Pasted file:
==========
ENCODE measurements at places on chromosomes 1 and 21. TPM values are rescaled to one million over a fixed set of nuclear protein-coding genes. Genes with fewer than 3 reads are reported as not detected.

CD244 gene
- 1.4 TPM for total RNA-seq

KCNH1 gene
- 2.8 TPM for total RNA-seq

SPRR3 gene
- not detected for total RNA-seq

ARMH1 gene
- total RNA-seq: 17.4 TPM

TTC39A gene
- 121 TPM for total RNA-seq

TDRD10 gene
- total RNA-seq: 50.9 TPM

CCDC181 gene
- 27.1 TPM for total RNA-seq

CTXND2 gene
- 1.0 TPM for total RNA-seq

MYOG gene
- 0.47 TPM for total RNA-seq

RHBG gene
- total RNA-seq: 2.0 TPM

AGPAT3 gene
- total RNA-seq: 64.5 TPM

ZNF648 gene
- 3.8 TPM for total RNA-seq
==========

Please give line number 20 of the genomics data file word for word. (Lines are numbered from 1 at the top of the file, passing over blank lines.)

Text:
RHBG gene